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Many an eyebrow was raised last week when the leader of the right-wing nationalist Alternative for Germany (AfD) party shared a selfie in which she poses with artist Ai Weiwei. Politician Alice Weidel originally posted the photograph on her Twitter account with the caption,” #AiWeiwei is in the capital!!!! I almost didn’t dare ask him for a selfie ;-).” In the image, the artist sidles up close on her right and grins for the camera.

Ai is known to oblige people’s requests for selfies with him, but this documented encounter raised a few questions. Namely, some wondered, did the Chinese dissident know who his companion was? Weidel is an openly lesbian, former investment banker who opposes same-sex marriage and once referred to immigrants in Germany as “illiterate people” who “don’t have any training.” Her party, founded in 2013, is known for its anti-Islam and anti-immigration positions. Ai, on the other hand, grew up a refugee in his own country; remains an exile in Berlin; and has spent the last three years making art to raise awareness about global refugee crisis — tasteless as his efforts might be at times.

Speaking with Frieze, the artist said he had not known Weidel was an AfD politician until she told him so. Weidel had approached him at a restaurant in Berlin, he said, and clarified that AfD was “the right-wing party,” after which he agreed to pose with her. In his statement, the artist also defended his decision.

“I don’t believe that differences in political views or values between people should act as a barrier in communication,” the artist said. “My efforts are in tearing down those boundaries. Alice Weidel is a democratically elected politician and has the right to freely express her political views. Although her views are completely the opposite of mine, no one has the right to judge her personal life.

“At the same time, no one has the right to judge who I choose to take a photograph with,” he added. “If you cannot tolerate free expression, your political views are even more terrifying.”

Free expression, it happens, is something that a number of AfD officials have struggled to tolerate. Last summer, Kassel city councilman Thomas Mater denounced an obelisk by Olu Oguibe, created for Documenta 14, as “degenerate art,” and threatened to organize protests should his city acquire the work. Inscribed with the phrase, “I was a stranger and you took me in,” in four languages, it is titled, “Das Fremdlinge und Flüchtlinge,” or “Monument for Strangers and Refugees.”

And since December, senior member of AfD Björn Höcke has had his tolerance for art tested, right outside his house. There, artists have erected a mini replica of Berlin’s Holocaust Memorial, which Höcke described as a “monument of shame,” and plan to keep it there for at least two years. The politician argued that the installation encroached upon his right to privacy; however, a district court ruled last month that the artists’s freedom of expression trumped his claim.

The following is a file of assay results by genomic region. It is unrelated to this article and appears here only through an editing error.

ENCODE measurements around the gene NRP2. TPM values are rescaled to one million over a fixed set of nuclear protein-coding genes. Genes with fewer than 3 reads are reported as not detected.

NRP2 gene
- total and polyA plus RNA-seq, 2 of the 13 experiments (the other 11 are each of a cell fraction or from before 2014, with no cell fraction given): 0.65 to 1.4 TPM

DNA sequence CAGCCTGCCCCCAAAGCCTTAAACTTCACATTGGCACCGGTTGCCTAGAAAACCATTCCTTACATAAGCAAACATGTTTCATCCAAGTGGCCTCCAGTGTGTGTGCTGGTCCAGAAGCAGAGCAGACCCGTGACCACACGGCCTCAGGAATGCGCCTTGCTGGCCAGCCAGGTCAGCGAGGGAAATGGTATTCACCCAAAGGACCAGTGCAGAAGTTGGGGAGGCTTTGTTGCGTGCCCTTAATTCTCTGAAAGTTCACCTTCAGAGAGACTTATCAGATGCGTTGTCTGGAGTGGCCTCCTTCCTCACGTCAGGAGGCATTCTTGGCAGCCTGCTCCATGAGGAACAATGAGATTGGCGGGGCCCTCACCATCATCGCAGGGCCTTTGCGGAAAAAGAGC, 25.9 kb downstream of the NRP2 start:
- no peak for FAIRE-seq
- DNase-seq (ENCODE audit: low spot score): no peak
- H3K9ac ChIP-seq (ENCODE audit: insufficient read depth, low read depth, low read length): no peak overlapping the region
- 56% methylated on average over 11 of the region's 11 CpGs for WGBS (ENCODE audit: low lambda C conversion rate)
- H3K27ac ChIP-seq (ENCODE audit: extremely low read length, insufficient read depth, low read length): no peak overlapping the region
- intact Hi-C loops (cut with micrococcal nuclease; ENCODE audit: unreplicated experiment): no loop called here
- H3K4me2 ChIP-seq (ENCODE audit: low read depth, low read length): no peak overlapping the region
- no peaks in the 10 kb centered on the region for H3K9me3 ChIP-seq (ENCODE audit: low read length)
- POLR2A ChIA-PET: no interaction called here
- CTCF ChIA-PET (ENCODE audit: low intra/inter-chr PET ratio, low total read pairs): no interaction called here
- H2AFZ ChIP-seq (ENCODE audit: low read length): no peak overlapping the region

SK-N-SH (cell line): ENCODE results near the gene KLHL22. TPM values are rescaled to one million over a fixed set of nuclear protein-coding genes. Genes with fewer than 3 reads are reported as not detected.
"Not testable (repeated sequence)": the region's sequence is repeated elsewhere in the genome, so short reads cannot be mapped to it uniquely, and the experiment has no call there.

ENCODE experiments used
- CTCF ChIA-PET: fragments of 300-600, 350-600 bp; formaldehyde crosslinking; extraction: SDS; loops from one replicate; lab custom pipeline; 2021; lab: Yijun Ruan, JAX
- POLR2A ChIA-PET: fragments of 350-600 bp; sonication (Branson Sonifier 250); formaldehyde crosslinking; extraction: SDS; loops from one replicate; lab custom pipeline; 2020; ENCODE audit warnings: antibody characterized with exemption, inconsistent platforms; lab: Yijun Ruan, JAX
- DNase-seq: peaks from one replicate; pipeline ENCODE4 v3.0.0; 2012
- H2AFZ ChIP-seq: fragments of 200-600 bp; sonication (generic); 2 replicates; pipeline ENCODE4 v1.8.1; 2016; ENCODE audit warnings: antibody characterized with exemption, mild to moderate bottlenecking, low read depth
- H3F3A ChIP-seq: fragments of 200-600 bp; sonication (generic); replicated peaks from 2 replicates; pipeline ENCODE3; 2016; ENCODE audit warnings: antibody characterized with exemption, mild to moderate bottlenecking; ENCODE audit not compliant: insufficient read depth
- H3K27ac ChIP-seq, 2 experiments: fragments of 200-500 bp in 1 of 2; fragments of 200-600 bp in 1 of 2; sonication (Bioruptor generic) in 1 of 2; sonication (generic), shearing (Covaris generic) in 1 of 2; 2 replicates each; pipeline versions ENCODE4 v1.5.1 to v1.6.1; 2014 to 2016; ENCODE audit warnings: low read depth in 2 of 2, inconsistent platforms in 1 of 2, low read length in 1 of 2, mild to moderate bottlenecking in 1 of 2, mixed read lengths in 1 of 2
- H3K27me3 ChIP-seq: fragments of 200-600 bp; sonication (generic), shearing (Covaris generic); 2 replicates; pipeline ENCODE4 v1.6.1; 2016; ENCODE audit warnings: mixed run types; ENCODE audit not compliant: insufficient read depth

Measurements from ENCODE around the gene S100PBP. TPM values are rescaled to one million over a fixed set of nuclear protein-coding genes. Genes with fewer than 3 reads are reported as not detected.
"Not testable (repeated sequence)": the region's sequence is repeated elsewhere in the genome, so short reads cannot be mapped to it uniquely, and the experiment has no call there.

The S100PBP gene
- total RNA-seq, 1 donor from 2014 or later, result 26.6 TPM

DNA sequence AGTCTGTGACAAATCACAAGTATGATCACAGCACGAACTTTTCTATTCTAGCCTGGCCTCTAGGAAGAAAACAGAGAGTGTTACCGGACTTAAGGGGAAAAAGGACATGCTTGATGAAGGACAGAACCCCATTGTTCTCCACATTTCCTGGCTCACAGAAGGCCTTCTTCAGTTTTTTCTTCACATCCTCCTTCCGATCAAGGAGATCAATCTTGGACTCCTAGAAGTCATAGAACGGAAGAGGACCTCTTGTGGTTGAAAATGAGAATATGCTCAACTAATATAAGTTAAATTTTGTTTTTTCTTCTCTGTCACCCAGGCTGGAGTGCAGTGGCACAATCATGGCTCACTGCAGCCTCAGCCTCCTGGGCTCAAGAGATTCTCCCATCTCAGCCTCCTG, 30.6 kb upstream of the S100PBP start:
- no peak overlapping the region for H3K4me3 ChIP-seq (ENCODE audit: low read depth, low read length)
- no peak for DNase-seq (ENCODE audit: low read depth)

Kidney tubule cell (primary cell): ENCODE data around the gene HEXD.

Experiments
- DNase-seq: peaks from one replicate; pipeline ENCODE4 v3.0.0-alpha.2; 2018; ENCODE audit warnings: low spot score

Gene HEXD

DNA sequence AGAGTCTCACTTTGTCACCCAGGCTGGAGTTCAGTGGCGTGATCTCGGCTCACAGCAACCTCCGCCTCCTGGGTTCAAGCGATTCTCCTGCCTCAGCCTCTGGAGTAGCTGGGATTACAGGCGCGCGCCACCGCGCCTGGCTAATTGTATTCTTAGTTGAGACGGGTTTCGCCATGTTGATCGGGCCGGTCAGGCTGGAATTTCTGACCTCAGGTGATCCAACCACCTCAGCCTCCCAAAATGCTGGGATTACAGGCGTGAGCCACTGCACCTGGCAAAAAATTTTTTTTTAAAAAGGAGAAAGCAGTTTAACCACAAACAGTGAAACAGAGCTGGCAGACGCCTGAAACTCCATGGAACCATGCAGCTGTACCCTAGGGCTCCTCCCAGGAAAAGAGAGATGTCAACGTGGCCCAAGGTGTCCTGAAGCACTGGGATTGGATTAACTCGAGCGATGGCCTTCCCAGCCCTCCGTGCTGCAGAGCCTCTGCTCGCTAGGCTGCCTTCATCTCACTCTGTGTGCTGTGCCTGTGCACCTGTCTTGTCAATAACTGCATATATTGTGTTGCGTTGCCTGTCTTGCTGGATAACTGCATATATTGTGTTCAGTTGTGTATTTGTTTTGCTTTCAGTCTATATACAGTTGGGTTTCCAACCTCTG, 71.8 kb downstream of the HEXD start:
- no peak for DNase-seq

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Claire Voon

Claire Voon is a former staff writer for Hyperallergic. Originally from Singapore, she grew up near Washington, D.C. and is now based in Chicago. Her work has also appeared in New York Magazine, VICE,...

8 replies on “Ai Weiwei Defends His Selfie with Right-Wing German Nationalist Politician”

  1. It is not political it is their ideas about humans. Sorry mr. Weiwei maybe it has to do with fame of your name and art. You as an artist and exile from China must know that discrimating and racist ideas must not be accepted. Look what’s happening all over this sh**t world with us as Humanbeings!!!!

  2. Actually, Weidel is a HUGE fan of Weiwei’s “Human Flow”…. she loves the images of migrants suffering. Warms her heart….
    (Mystery why Weiwei didn’t shove a pie in this person’s face – she really is that reprehensible.)

  3. Yes, all well-mannered artists must always assert the right to recycle old tropes about maintaining the Chinese wall that divides the political from the personal.

  4. It’s none of my business with whom he chooses to take a photo. To busybodies all over the art world(and political world) grow up and look for something important upon which to vent your spleen.

  5. I hate that tiresome phrase “No one has the right to judge xyz” which is heard so often, especially in Germany. I would think that everyone has the “right to judge her personal life” and everyone “has the right to judge who I choose to take a photograph with”. To judge is to decide and declare what one likes or doesn’t like. Everyone has that right. Somehow the phrase implies that criticizing and complaining about an action is the same as punishing and harming the person judged, which is entirely not the case. In fact, the phrase actually is a call to limit freedom of expression.

    1. There are a number of individuals who had portraits done with Hitler and Stalin, with Fidel and Pinochet that came to regret it with their lives.

  6. Observe: “she worked at the Bank of China, living six years in China. Weidel speaks Mandarin.”

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